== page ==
On June 14, 125 members and stakeholders participated in our new ASA Washington DC Regional Roundtable session on Ageism in America. Presenters were John Feather, PhD, CEO of Grantmakers in Aging (GIA) and former ASA Board Chair, and Bob Blancato, MPA, ASA Board Chair and President of Matz, Blancato and Associates.
Please join us for a presentation and panel discussion on the landscape, challenges, and advocacy surrounding the eldercare workforce, as covered in the Spring 2016 issue of Generations journal.
We at the American Society on Aging were deeply saddened to learn of the tragedy this weekend in Orlando. Our thoughts are with the victims and their families during this difficult time, as well as with the entire LGBT and Latino communities in Florida, and around the country.
Here is the conundrum: While the demand for direct care workers—home health aides, nursing assistants, personal care workers—continues to surge, their real wages, adjusted for inflation over the past ten years, continue to fall (see Figure 1, below).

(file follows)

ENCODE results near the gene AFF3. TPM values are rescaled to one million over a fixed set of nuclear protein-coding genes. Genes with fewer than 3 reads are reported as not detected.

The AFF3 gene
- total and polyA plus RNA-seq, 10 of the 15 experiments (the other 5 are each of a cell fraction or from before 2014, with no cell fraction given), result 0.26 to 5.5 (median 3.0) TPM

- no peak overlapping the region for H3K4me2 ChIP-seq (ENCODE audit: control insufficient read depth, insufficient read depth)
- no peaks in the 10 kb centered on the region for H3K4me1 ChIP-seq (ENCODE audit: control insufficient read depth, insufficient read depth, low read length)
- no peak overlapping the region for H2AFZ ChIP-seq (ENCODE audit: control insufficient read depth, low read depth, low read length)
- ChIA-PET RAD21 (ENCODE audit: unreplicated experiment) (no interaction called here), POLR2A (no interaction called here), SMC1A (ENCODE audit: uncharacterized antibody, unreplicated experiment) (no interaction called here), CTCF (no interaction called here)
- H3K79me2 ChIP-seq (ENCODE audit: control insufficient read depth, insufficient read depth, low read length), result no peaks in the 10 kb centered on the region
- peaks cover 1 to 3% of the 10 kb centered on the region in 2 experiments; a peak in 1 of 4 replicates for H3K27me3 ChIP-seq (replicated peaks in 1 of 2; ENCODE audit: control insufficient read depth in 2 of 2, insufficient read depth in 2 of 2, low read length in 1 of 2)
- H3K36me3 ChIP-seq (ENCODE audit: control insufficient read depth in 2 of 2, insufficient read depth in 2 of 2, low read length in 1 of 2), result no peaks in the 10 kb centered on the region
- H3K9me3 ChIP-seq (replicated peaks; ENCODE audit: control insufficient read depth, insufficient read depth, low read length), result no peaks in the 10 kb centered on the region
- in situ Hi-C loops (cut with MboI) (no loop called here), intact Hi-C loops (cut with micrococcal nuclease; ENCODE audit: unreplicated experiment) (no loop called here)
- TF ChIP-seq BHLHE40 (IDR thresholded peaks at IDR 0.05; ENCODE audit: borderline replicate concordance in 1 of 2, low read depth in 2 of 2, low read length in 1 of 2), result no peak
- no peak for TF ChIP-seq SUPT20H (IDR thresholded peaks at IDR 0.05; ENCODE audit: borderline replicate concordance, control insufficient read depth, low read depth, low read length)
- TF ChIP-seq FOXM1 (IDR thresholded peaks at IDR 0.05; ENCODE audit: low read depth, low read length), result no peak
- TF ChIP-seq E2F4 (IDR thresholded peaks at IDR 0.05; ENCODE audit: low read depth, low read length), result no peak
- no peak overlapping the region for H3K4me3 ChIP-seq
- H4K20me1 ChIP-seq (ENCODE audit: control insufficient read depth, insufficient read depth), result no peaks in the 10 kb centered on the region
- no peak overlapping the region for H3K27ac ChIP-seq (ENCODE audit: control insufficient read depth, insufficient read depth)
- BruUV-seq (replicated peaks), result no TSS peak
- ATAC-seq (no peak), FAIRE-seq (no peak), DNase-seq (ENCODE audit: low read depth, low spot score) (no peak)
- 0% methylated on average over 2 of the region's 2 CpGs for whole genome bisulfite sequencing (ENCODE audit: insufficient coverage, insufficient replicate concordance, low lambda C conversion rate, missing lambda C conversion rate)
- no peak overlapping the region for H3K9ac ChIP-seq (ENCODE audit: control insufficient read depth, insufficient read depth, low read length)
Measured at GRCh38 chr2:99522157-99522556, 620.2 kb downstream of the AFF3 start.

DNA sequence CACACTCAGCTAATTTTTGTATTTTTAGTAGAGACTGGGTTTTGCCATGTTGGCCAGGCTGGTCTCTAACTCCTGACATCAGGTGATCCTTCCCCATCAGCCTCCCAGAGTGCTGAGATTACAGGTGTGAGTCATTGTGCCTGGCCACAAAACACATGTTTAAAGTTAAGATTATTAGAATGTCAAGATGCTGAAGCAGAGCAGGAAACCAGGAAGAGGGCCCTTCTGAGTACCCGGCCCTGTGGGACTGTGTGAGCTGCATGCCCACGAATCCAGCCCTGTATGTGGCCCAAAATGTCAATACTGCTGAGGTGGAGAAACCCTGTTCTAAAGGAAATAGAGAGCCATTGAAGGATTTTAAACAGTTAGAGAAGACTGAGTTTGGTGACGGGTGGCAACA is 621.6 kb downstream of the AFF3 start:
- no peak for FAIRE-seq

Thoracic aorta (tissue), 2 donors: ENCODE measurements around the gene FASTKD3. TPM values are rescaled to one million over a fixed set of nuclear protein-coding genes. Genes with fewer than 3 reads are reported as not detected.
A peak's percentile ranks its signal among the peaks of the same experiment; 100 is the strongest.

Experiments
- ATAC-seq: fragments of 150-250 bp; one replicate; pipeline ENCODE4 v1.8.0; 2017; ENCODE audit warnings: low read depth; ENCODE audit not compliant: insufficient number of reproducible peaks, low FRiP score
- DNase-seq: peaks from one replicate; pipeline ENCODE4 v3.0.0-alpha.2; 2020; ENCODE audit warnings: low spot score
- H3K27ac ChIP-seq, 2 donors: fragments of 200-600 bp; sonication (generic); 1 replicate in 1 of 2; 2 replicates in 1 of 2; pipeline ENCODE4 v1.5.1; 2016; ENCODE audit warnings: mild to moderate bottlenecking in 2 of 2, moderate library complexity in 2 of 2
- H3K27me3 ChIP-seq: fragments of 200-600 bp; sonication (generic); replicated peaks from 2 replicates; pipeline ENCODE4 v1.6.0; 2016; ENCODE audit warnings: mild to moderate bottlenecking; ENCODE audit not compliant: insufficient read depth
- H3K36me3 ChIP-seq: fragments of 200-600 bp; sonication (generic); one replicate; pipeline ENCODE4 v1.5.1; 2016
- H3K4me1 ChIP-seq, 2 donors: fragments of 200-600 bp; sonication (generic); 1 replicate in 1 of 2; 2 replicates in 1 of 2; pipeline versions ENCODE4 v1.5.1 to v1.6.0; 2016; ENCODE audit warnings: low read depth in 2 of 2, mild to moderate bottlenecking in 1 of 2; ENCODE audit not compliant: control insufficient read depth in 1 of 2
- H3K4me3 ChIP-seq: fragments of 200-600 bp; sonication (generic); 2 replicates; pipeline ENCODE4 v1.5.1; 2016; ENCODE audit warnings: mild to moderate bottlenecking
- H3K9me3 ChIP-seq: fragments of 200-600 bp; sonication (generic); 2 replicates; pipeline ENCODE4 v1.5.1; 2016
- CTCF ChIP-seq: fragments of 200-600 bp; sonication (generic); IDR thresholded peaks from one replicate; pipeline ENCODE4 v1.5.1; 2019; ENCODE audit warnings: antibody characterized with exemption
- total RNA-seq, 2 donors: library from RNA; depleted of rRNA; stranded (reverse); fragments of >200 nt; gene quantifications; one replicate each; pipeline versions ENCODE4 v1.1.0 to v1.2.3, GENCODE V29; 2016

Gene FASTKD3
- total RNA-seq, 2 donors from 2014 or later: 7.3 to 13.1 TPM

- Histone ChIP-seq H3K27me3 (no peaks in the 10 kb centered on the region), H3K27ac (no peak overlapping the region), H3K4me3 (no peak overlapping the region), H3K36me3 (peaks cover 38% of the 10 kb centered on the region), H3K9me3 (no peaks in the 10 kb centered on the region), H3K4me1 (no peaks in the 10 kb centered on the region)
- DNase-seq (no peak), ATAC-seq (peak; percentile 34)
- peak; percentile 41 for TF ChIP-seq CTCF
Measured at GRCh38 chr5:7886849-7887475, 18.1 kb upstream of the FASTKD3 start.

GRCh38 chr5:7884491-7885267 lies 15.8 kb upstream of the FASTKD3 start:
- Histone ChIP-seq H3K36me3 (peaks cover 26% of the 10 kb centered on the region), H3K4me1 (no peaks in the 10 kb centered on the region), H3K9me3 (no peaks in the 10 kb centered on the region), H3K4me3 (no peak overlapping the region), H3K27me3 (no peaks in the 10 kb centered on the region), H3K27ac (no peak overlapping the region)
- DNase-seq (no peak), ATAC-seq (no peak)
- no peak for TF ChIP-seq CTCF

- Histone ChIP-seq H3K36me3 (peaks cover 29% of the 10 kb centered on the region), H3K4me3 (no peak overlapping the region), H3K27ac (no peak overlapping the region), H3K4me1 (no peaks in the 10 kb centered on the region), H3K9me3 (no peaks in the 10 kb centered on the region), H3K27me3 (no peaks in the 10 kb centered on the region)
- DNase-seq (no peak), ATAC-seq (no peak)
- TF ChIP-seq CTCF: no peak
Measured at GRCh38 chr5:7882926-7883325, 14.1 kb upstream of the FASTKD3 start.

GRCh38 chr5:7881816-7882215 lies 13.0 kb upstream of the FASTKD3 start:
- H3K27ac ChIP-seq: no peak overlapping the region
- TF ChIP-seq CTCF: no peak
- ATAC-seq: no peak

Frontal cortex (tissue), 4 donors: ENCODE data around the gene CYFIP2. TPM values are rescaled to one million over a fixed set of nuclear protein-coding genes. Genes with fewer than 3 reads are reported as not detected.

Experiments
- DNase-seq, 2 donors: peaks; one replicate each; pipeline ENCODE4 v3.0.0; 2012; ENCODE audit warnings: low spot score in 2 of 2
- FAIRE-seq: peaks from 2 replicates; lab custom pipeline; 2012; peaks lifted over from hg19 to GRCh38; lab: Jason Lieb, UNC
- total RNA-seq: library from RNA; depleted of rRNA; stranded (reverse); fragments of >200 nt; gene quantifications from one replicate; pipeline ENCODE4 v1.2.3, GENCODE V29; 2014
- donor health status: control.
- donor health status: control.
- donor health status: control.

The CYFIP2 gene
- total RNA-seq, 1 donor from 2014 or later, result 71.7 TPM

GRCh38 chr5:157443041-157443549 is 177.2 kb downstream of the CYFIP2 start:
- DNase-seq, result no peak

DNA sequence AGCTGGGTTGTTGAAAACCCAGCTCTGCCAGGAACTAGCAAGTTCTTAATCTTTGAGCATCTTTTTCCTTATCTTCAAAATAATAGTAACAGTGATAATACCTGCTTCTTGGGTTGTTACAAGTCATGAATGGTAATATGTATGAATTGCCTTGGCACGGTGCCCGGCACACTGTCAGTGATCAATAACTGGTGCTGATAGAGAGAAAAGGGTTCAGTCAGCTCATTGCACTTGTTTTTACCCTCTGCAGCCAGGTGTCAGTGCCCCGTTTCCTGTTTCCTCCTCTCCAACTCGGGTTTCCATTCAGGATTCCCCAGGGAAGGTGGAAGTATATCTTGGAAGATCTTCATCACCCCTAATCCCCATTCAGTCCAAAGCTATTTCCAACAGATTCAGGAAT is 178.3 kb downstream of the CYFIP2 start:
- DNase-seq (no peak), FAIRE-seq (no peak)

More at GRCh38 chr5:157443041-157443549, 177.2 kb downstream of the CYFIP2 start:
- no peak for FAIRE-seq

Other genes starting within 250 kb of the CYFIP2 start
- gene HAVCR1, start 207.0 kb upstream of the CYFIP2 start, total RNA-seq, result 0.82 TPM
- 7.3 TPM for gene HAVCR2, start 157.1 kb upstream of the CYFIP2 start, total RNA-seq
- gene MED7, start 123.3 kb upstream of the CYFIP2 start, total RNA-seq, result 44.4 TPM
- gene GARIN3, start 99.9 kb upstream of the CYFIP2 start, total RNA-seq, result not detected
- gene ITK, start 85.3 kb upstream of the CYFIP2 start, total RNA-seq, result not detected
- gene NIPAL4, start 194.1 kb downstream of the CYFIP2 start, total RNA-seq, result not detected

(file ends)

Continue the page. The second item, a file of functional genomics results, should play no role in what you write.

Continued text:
Figure 1: Direct Care Worker Wages
AARP welcomed Robert “Bob” Blancato to its Board of Directors on June 3, 2016.
The all-volunteer Board of Directors is the governing body of AARP. The Board provides strategic direction, sets policy and provides governance oversight for AARP. Directors’ responsibilities include approving AARP’s strategic plan, approving the budget and monitoring AARP’s finances.
Each year at the Aging in America Conference (AiA), ASA conducts the Leadership Institute, a five-day intensive program meant to foster the next generation of leaders in the field of aging. Curricula tracks field trends and instructs on leading a multicultural, inclusive team of professionals.
Older adults who live in rural America can have particular difficulties accessing healthcare and social support services. Improved collaboration among, and greater awareness of, federally funded programs at the national, state and local level are key components in helping older adults to connect with available services in their rural communities.
The world of healthcare is slowly acknowledging what community-based social service workers have known for decades—health happens at home. Helping to maintain and sustain older adults’ highest possible level of functioning and the best quality of life has been the undertaking of community-based services. Yet, the medical world has little knowledge of the array of services that can and should be provided, which would not only complement medical care, but could help to improve it.